Ryanair ‘concerned’ at possible Dublin Airport staff shortages this Christmas

Ryanair ‘concerned’ at possible Dublin Airport staff shortages this Christmas
Dublin Airport has been criticised for a lack of security staff (Brian Lawless/PA)

Ryanair boss Michael O’Leary has said he is “very concerned” that Dublin Airport may not have enough security staff for the Christmas period.

He made the comments during an appearance before the Oireachtas transport committee on Wednesday.

“We are concerned that there may be security shortages and staffing shortages this Christmas, and if they don’t recruit now in significant numbers that we may short again at Easter,” the Ryanair Group chief executive said.

“Now they tell us that they’re hiring and they’re recruiting.

“They’re talking about putting in 3D scanners in the spring, but they’re talking actually about taking out existing lanes to put in 3D scanners which will reduce security capacity at Dublin Airport.

If you’re going to put in 3D scanners, they need to be as additional lanes. They need less people taking stuff out of their pockets.”

It comes after airlines and airports across Europe came under pressure after they cut jobs during the depths of the Covid-19 crisis and as travel demand returned quickly after two years of pandemic restrictions.

During one May weekend, 1,400 people missed their flights out of Dublin Airport after people were left queuing at the security area for hours.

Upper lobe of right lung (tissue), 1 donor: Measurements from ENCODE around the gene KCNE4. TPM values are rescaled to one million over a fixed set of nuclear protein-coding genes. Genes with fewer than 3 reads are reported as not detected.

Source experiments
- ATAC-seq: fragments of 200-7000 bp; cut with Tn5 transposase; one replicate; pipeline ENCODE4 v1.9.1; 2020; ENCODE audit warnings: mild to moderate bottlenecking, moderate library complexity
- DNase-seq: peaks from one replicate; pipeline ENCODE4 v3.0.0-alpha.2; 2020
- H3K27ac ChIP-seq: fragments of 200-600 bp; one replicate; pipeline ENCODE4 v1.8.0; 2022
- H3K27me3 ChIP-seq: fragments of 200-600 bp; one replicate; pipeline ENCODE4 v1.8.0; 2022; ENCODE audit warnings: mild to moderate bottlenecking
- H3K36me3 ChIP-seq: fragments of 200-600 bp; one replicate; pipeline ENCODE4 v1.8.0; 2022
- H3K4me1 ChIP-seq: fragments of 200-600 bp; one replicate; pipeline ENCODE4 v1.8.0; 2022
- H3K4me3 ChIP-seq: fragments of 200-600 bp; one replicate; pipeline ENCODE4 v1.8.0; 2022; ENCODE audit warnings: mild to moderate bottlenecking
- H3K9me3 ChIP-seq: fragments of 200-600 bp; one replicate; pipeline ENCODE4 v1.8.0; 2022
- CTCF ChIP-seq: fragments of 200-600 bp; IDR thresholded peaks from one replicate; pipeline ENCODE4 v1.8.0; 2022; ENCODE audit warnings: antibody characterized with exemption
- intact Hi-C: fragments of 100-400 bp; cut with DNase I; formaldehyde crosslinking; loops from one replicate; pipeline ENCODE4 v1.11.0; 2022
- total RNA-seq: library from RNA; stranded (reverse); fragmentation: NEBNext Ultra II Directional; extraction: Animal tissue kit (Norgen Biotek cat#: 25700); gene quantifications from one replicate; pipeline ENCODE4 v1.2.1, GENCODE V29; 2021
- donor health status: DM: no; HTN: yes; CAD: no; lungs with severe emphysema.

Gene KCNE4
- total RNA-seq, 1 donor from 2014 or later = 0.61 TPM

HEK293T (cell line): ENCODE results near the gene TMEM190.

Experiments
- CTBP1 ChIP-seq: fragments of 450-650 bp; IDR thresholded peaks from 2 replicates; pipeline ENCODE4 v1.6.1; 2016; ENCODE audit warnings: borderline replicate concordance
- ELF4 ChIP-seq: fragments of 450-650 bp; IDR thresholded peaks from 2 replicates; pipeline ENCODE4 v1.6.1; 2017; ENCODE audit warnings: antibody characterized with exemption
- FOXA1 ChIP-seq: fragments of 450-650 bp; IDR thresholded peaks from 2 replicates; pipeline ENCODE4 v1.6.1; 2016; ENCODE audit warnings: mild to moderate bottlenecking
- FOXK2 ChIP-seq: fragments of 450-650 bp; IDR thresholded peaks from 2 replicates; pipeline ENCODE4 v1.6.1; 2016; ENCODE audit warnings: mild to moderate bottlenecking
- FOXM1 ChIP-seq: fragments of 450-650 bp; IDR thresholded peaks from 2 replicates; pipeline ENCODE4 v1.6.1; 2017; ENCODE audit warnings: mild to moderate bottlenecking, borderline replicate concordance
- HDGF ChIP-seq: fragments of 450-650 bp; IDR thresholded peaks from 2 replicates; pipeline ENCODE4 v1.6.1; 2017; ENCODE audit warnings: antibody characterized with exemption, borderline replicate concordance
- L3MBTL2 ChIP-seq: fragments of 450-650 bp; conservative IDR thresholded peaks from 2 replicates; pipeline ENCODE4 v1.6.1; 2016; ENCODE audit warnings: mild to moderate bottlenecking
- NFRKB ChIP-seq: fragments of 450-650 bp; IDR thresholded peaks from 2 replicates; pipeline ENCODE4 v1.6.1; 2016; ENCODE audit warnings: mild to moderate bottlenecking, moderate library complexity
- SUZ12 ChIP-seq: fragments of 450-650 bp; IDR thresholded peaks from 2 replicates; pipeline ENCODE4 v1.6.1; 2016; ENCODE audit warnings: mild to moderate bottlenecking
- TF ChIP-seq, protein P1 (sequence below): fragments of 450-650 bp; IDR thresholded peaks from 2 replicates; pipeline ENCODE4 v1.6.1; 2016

“To be fair to (former DAA chief executive) Dalton Phillips and his team, the management out there last summer, they threw labour at it, they got away with it by the skin of their teeth after a very poor March, April, May.

Ryanair chief executive Michael O’Leary arriving at Leinster House to appear before the transport committee (Brian Lawless/PA)

“But we’re not out of the woods yet and we are very concerned about the Dublin Airport staffing this Christmas.

“They need to start recruiting now for Easter next year – on the seventh of April.

“We’re in dialogue with them, they have interim management in place but we are concerned and put no stronger than that.”

The chair of the transport committee Kieran O’Donnell said he would write to Dublin Airport Authority (DAA) about whether they had sufficient staff for the upcoming Christmas and Easter periods.

In a statement to the PA news agency, the DAA said it “continues to recruit, as it has done continuously over the past 12 months, for a number of roles at Dublin Airport”.

“Our concerted recruitment campaign, including our recent jobs fair which attracted more than 800 potential candidates, is aimed at generating a strong pipeline of potential candidates for the roles we have available, enabling us to meet both the current and future needs of the business.”

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